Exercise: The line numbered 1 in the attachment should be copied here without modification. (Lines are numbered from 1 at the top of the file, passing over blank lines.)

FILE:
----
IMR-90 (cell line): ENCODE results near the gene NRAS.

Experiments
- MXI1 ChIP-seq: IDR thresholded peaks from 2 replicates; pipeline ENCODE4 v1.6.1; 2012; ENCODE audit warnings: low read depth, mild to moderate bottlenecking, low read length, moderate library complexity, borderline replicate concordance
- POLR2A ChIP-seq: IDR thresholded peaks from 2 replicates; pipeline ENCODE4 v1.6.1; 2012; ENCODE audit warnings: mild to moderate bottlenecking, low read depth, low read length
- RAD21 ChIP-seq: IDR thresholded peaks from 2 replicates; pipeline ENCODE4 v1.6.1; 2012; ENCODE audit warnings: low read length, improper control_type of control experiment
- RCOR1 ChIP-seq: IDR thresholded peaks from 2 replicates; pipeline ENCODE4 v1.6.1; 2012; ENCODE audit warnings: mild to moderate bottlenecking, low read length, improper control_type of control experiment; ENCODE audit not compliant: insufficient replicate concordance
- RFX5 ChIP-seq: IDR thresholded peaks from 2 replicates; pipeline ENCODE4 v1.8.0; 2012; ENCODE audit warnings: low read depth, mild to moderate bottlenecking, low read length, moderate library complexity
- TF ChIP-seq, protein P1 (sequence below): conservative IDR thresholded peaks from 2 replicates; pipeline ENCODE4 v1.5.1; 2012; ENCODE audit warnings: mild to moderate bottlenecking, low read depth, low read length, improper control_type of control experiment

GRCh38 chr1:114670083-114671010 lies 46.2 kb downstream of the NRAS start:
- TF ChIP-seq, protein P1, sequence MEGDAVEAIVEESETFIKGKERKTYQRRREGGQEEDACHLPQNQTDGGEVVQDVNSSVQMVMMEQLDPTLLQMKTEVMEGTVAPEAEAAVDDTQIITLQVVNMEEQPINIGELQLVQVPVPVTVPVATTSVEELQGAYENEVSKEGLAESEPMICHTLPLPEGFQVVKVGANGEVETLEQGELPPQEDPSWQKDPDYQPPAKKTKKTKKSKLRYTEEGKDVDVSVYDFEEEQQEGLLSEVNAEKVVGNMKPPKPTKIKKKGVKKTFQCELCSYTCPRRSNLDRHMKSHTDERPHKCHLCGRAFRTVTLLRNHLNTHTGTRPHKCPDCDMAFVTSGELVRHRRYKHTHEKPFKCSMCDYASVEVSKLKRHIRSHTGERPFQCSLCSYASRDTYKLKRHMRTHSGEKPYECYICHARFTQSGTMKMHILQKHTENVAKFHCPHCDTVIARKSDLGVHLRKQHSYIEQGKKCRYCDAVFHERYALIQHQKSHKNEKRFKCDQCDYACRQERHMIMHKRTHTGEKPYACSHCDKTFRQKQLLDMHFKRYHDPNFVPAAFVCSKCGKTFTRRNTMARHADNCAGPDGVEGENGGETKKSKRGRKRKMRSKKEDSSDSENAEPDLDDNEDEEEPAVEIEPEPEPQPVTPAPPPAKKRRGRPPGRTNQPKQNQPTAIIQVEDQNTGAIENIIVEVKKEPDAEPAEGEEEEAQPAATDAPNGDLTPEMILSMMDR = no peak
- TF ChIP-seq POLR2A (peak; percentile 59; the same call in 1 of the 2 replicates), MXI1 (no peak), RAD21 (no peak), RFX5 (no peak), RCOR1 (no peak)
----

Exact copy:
IMR-90 (cell line): ENCODE results near the gene NRAS.